YOUR WELLNESS
Preventing starvation
by Calvin Trent

A recent study by the DuPont Advi sory Committee on Agricultural Innovation and Productivity said that the current population growth vs.consumption of food is not sustainable. The report is projecting a 23% increase in the global population to more than 9 billion by 2050, with nearly all the growth coming from the developing world where agricultural productivity is relatively low, such as sub-Saharan Africa and Asia. “Global food production must be 70% greater than today’s level to close the deficit (gap) between supply and demand,” the study said. This is a “productivity gap” that must be closed “without using substantially more land.”

The first Green Revolution used hybrid seeds, modern crop management and chemical fertilizers and pesticides to save millions of lives. But what can we do now to prevent starvation?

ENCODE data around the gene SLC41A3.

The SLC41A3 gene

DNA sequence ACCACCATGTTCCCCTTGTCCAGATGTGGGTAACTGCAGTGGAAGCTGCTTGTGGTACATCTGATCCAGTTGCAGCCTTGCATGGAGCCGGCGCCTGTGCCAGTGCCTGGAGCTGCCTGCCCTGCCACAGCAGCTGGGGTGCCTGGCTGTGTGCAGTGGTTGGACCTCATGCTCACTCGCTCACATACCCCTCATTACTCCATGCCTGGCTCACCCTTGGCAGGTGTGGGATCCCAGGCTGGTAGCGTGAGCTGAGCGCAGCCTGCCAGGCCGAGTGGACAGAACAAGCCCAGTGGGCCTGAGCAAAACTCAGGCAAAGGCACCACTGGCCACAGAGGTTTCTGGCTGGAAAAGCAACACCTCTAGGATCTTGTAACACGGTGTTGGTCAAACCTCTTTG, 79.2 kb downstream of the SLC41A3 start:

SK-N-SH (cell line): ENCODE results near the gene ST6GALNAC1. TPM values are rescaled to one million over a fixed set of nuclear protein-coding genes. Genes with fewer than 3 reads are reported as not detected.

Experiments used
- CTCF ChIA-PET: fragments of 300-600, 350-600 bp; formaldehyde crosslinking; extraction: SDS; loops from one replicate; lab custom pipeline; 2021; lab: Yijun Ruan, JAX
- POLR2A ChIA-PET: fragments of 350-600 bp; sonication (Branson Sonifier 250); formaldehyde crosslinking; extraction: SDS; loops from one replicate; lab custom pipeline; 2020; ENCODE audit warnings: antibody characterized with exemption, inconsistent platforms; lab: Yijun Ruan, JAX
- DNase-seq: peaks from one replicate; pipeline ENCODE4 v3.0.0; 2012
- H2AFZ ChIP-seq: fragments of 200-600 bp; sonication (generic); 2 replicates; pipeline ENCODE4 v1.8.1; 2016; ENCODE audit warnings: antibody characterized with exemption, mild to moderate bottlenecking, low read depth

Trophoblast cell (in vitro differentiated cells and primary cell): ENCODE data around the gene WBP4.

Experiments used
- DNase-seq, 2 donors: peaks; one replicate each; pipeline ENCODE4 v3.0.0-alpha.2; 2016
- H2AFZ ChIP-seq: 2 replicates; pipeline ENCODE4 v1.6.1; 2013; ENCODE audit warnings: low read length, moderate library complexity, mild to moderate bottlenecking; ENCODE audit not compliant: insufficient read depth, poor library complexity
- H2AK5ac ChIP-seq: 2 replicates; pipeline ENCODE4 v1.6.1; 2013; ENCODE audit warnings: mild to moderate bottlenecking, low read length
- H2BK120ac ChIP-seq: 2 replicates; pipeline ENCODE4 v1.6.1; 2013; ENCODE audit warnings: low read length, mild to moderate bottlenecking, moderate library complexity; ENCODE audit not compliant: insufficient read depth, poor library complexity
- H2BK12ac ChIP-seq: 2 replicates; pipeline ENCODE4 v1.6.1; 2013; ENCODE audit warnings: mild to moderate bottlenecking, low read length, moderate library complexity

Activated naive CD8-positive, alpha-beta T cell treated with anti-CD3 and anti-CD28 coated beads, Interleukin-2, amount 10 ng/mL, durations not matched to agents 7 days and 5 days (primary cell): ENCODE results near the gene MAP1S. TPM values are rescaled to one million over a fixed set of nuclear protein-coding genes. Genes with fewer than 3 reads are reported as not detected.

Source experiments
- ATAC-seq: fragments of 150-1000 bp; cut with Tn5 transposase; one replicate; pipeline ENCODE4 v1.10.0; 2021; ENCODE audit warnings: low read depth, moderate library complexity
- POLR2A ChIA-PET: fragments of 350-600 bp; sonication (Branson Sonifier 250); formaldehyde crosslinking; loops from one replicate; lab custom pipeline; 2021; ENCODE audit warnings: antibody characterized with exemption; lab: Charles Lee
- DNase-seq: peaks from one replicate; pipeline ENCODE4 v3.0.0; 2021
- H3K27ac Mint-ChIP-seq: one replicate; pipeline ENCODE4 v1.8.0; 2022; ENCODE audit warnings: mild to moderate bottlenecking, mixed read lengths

One method that is more environmentally friendly is to treat seeds with herbicides and pesticides rather than waiting for them to grow into mature plants. The plants that come from treated seeds already incorporate these chemicals. And since the chemicals are put in the plant itself, not the surrounding soil, there is virtually no risk of runoff polluting nearby rivers and streams. It is not a perfect solution, because some pests on maturing plants will not be affected by seed treatments and can destroy crops. But “seed treatment is one of the fastest-growing parts of agriculture,” says Duncan Aust, global innovation director of FMC Corporation’s Agricultural Solutions.


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